The A’s had taken a 2-1 lead in the fourth, but the White Sox collected four hits the next half-inning, the costliest an Alexei Ramirez two-run single on a comebacker that nicked off of Kazmir’s outstretched glove and into left field. Had Kazmir not touched the ball, it might have been an inning-ending double play.

"The big play was the one that I felt like I had, felt like it was in my reach, and ended up deflecting off," said Kazmir, who also forced in a run in the inning with a bases-loaded walk. "Just got to put my team in a better position. I didn’t get it done."

The A’s committed three errors with Kazmir in the game -- including Kazmir’s -- which helped drive up his pitch count. Kazmir threw 103 pitches before leaving with one out in the fifth, his shortest outing of the season.

"He battled," Melvin said. "Sometimes it’s tough to keep your concentration, which you obviously have to as a pitcher, but when we’re not playing clean. Now we have a chance to turn a double play (in the first inning), we don’t turn a double play to get out of it, and it bothers you some. But I thought he battled. The four-run inning, pitch count, had to get him out of there. But I thought his stuff was better than the last couple times out."

Kazmir now has a 5.70 ERA in four May starts after going 2-0 with a 0.99 ERA in April. He said it seemed like the fifth inning "snowballed" on the A’s, "(But) same time, I could have made pitches and we wouldn’t even be talking about this.

"A lot of it’s on me; most of it’s on me," Kazmir said. "Just wish I could’ve been a little bit more efficient in the early going, and a couple plays I wish I would’ve made -- I think that would have been the difference in the ballgame."

* The loss soured the moment for Max Muncy, who hit his first big-league home run off Jeff Samardzija in the fourth inning. Muncy got an 0-2 fastball up that he hit just beyond the reach of Chicago’s Adam Eaton over the wall in right-center.

Muncy got the silent treatment in the dugout -- while everyone congratulated Coco Crisp, who had walked and scored on the homer. And then the A’s crowded around Muncy for high fives and pats on the back.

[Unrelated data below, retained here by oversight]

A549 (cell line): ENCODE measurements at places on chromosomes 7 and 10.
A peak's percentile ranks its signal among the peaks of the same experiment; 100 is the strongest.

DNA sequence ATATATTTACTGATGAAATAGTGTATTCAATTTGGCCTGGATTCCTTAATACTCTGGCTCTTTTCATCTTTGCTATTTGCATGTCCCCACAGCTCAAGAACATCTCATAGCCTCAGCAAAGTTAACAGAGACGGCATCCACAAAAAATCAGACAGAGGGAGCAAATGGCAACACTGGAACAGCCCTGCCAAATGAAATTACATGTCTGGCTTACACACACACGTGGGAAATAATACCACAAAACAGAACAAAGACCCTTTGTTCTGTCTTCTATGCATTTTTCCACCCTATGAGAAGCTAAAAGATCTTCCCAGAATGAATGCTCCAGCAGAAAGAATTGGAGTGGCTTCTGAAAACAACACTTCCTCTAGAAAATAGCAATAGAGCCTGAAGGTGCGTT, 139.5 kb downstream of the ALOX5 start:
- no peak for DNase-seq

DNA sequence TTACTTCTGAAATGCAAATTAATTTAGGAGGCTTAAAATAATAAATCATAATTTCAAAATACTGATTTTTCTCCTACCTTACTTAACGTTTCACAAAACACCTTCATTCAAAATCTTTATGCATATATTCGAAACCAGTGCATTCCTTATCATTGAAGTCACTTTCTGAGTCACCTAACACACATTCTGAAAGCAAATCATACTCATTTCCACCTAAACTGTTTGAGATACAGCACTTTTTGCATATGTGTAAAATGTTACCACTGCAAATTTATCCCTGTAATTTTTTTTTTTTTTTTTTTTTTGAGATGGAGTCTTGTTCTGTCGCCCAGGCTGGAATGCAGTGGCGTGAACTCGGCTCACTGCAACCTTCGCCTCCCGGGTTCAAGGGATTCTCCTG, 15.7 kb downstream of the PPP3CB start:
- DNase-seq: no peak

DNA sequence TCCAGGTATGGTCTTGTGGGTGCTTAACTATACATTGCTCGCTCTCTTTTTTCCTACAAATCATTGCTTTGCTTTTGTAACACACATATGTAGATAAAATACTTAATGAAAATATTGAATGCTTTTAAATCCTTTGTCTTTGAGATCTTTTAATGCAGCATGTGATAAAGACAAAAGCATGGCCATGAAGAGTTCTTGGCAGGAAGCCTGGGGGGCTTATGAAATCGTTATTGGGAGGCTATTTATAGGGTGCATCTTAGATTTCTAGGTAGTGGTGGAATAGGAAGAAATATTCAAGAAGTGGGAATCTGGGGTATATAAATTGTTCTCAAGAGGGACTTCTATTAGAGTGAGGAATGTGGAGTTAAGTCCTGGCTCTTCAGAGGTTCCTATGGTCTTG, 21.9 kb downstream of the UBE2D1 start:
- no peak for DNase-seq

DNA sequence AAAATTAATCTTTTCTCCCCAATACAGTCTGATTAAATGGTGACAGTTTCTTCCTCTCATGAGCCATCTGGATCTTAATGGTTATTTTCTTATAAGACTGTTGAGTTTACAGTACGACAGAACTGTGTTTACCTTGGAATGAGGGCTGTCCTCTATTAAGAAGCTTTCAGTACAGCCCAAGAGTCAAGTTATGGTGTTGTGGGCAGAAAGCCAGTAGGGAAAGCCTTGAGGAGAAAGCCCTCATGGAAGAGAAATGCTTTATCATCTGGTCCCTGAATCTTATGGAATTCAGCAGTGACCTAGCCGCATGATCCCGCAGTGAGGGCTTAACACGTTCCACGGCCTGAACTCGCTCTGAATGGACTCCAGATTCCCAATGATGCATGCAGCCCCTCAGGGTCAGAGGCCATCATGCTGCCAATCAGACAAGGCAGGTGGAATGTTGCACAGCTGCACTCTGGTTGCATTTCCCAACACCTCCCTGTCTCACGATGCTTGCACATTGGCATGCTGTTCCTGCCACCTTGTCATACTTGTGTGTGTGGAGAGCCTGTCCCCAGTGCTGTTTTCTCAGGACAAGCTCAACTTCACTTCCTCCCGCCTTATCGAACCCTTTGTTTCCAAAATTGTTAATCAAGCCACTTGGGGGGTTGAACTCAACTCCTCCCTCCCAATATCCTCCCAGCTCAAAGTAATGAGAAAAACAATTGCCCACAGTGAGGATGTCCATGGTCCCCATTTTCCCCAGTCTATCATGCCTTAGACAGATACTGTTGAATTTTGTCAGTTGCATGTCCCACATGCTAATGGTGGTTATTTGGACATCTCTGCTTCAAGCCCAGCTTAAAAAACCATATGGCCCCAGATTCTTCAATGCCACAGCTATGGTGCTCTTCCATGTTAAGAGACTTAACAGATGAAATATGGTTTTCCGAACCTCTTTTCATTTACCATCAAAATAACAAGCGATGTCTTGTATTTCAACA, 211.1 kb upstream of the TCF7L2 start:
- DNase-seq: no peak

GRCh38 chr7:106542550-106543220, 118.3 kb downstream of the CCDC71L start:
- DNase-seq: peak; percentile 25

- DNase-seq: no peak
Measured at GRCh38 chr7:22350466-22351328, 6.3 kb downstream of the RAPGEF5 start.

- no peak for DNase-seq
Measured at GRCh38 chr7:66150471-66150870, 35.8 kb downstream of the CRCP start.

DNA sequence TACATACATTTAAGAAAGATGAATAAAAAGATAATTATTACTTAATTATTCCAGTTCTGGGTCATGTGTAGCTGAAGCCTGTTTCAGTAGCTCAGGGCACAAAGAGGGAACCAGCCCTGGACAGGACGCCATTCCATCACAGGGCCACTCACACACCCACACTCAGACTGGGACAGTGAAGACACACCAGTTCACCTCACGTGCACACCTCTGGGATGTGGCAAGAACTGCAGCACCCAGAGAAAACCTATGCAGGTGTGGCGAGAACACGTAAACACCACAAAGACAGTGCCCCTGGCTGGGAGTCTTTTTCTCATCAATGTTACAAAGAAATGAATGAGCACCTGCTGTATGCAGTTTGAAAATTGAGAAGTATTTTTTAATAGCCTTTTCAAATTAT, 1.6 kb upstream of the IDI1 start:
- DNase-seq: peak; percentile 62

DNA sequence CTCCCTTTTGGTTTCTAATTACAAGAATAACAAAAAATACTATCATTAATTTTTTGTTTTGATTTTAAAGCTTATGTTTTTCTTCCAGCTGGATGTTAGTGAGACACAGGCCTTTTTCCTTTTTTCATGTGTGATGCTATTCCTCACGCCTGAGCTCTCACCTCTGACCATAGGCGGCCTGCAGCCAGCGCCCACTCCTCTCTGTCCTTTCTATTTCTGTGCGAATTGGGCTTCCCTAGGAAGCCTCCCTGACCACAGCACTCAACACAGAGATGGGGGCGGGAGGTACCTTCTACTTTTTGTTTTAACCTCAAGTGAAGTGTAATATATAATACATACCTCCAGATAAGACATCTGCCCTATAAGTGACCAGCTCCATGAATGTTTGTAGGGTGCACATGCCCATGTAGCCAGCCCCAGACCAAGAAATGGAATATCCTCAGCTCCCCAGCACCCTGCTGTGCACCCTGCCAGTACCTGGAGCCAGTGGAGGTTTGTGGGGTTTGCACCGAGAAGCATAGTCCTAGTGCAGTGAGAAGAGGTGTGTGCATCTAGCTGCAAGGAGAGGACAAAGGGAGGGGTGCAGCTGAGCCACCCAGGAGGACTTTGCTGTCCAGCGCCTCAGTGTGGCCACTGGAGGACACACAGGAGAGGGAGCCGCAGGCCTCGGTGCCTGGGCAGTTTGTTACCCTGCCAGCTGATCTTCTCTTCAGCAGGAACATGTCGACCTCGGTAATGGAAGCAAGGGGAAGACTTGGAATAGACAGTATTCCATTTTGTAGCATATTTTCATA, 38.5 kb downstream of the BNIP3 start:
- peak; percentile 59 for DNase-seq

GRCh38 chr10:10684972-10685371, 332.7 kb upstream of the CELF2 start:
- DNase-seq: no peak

"I tried to have a little fun, go through a ghost home-run tunnel," said Muncy, who knew what to expect. "Then they all came up and started pounding on me. So it was fun."

With Ike Davis going on the disabled list Sunday, Muncy figures to get plenty of playing time at first base along with Mark Canha -- or at third, if Brett Lawrie needs a day off. So seeing Muncy contribute was a rare highlight for the A’s on Sunday.

* Two of the A’s errors belonged to shortstop Marcus Semien, one fielding and one on a throw. Plenty has been written about Semien’s defense recently -- his 13 errors lead the majors -- so here’s Melvin’s comment about Semien after the game in full:

"There are times you have to battle through some tough times, and defensively he’s going through a bit of a tough stretch. We feel like he has the ability to do it. This is the first time he’s had the opportunity to play shortstop every day.

"Offensively he’s doing great stuff, there are times defensively he’s doing good stuff. It’s just being a little more consistent on a day-to-day basis -- getting through a couple games where you make some nice plays and get your confidence rolling. We just haven’t gotten there yet with him. But I’ll tell you there’s nobody on our team who works harder than he does."

* While Crisp has dropped out of the leadoff spot amid a 2-for-40 start, Billy Burns has filled in effectively. Burns had three singles Sunday and went 8-for-20 over the six-game homestand with two walks and four runs scored.

The White Sox, though, seemed to have a definite plan when it came to running on balls that traveled to center (Burns) or left field (Crisp) on Sunday. Adam Eaton and Carlos Sanchez both turned singles into doubles on softly-hit balls that Burns fielded, fearlessly challenging his arm and winning.

Burns, meanwhile, held up at second base on a Marcus Semien single to right field in the third inning instead of trying to go first-to-third. Chicago right fielder Avisail Garcia does have six assists this season, but it seemed an odd decision given Burns’ speed. And it left Burns on third instead of scoring when Josh Reddick then grounded into a double play.

* The A’s now travel to face the Astros, who not only lead the A.L. West, but have the best record in the American League. The pitching probables:

Monday: LHP Drew Pomeranz (2-3, 4.42) vs. RHP Lance McCullers (0-0, N/A)

Tuesday: RHP Sonny Gray (4-1, 1.61) vs. RHP Roberto Hernandez (1-3, 4.12)

Wednesday: RHP Jesse Hahn (1-3, 4.42) vs. LHP Dallas Keuchel (5-0, 1.87)